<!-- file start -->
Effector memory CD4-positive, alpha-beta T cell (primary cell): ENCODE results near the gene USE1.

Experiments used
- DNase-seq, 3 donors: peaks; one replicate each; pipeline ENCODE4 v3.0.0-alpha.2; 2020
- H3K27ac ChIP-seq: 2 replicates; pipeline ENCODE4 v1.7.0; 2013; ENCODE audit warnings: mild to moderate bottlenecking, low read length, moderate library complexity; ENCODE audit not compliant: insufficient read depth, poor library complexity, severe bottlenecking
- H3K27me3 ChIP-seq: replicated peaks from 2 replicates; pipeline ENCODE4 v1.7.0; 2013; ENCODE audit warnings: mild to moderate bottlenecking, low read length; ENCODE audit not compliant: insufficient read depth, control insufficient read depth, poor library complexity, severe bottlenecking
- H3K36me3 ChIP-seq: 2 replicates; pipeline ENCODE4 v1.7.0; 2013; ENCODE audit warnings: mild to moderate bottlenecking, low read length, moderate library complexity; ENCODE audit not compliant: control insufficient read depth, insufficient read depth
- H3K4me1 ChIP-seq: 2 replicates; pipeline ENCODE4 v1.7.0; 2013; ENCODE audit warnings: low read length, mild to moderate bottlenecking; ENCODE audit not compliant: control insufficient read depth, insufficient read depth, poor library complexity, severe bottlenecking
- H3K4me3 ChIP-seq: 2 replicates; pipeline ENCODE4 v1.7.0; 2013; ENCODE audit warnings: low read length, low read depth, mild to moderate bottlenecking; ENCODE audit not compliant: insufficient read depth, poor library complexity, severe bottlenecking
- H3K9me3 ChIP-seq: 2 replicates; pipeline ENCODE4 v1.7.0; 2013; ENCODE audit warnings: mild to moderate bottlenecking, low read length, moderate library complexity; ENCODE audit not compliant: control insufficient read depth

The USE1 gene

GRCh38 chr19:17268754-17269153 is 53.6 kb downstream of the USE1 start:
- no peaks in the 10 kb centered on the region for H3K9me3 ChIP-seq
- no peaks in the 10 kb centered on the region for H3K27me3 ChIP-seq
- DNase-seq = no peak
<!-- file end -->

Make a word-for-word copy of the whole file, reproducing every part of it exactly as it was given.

Effector memory CD4-positive, alpha-beta T cell (primary cell): ENCODE results near the gene USE1.

Experiments used
- DNase-seq, 3 donors: peaks; one replicate each; pipeline ENCODE4 v3.0.0-alpha.2; 2020
- H3K27ac ChIP-seq: 2 replicates; pipeline ENCODE4 v1.7.0; 2013; ENCODE audit warnings: mild to moderate bottlenecking, low read length, moderate library complexity; ENCODE audit not compliant: insufficient read depth, poor library complexity, severe bottlenecking
- H3K27me3 ChIP-seq: replicated peaks from 2 replicates; pipeline ENCODE4 v1.7.0; 2013; ENCODE audit warnings: mild to moderate bottlenecking, low read length; ENCODE audit not compliant: insufficient read depth, control insufficient read depth, poor library complexity, severe bottlenecking
- H3K36me3 ChIP-seq: 2 replicates; pipeline ENCODE4 v1.7.0; 2013; ENCODE audit warnings: mild to moderate bottlenecking, low read length, moderate library complexity; ENCODE audit not compliant: control insufficient read depth, insufficient read depth
- H3K4me1 ChIP-seq: 2 replicates; pipeline ENCODE4 v1.7.0; 2013; ENCODE audit warnings: low read length, mild to moderate bottlenecking; ENCODE audit not compliant: control insufficient read depth, insufficient read depth, poor library complexity, severe bottlenecking
- H3K4me3 ChIP-seq: 2 replicates; pipeline ENCODE4 v1.7.0; 2013; ENCODE audit warnings: low read length, low read depth, mild to moderate bottlenecking; ENCODE audit not compliant: insufficient read depth, poor library complexity, severe bottlenecking
- H3K9me3 ChIP-seq: 2 replicates; pipeline ENCODE4 v1.7.0; 2013; ENCODE audit warnings: mild to moderate bottlenecking, low read length, moderate library complexity; ENCODE audit not compliant: control insufficient read depth

The USE1 gene

GRCh38 chr19:17268754-17269153 is 53.6 kb downstream of the USE1 start:
- no peaks in the 10 kb centered on the region for H3K9me3 ChIP-seq
- no peaks in the 10 kb centered on the region for H3K27me3 ChIP-seq
- DNase-seq = no peak